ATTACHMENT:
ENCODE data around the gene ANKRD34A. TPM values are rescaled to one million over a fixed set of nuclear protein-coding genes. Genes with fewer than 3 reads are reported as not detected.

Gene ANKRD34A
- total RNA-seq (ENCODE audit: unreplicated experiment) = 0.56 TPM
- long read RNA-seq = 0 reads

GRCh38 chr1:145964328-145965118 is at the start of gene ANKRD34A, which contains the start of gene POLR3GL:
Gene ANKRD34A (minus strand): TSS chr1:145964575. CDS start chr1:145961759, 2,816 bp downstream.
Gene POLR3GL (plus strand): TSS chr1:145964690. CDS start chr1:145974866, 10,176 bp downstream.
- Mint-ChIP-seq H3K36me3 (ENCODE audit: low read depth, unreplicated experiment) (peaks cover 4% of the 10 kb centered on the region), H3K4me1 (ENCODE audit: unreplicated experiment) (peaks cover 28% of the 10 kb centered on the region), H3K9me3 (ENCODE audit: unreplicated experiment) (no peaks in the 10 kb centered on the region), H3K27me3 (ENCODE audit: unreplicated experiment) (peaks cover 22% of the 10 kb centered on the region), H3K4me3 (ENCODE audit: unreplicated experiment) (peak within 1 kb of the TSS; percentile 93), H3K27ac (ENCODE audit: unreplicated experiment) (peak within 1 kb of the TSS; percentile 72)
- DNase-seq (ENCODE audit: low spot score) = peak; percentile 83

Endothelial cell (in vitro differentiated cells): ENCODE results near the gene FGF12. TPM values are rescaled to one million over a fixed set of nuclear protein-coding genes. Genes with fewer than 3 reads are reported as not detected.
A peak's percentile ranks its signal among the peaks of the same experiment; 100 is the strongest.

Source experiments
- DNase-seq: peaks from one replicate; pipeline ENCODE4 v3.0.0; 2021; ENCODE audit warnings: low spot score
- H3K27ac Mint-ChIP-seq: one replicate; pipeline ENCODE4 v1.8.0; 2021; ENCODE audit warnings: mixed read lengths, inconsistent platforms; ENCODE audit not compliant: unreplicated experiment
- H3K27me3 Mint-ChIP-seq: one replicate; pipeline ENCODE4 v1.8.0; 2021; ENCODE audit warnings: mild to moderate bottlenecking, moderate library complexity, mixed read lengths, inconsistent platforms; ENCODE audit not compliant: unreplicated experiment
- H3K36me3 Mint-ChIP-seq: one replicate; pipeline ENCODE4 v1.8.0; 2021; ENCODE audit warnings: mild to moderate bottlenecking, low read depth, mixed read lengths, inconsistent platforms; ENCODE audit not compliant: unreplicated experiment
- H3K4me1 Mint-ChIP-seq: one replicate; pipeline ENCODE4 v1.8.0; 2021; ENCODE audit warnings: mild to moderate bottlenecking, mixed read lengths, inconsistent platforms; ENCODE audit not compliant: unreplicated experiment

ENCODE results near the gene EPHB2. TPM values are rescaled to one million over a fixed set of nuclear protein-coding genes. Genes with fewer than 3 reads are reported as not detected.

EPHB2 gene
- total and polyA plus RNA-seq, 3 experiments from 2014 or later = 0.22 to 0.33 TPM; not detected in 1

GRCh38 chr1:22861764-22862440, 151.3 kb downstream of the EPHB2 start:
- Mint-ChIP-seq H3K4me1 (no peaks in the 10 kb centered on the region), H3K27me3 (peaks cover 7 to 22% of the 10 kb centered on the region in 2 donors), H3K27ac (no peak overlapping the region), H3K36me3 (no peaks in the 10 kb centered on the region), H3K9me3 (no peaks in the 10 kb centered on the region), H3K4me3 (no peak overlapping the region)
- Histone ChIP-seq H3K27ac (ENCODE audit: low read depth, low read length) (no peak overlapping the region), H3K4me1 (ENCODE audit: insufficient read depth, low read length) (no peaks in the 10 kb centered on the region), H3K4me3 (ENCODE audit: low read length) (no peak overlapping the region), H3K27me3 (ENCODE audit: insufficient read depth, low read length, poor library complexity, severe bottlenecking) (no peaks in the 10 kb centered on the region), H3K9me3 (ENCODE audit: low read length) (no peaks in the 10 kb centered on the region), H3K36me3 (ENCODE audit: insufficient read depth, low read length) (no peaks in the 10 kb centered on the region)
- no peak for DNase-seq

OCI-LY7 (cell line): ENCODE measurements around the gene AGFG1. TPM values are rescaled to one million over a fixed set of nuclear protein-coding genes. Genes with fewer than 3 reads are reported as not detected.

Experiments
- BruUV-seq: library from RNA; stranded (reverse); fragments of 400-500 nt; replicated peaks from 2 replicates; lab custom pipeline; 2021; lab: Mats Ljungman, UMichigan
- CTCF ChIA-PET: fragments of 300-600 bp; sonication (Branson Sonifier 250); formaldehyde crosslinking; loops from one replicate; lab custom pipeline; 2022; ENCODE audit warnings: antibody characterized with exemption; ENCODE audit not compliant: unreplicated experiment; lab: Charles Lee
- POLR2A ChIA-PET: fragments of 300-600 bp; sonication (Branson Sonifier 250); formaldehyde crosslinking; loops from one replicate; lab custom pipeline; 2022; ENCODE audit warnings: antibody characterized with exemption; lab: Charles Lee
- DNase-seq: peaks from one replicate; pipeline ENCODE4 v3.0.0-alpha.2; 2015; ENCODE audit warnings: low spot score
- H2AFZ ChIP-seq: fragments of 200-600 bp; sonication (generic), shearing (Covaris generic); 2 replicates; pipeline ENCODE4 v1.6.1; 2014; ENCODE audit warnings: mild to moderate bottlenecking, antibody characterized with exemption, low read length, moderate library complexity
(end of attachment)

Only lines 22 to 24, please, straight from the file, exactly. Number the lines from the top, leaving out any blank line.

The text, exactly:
- Mint-ChIP-seq H3K4me1 (no peaks in the 10 kb centered on the region), H3K27me3 (peaks cover 7 to 22% of the 10 kb centered on the region in 2 donors), H3K27ac (no peak overlapping the region), H3K36me3 (no peaks in the 10 kb centered on the region), H3K9me3 (no peaks in the 10 kb centered on the region), H3K4me3 (no peak overlapping the region)
- Histone ChIP-seq H3K27ac (ENCODE audit: low read depth, low read length) (no peak overlapping the region), H3K4me1 (ENCODE audit: insufficient read depth, low read length) (no peaks in the 10 kb centered on the region), H3K4me3 (ENCODE audit: low read length) (no peak overlapping the region), H3K27me3 (ENCODE audit: insufficient read depth, low read length, poor library complexity, severe bottlenecking) (no peaks in the 10 kb centered on the region), H3K9me3 (ENCODE audit: low read length) (no peaks in the 10 kb centered on the region), H3K36me3 (ENCODE audit: insufficient read depth, low read length) (no peaks in the 10 kb centered on the region)
- no peak for DNase-seq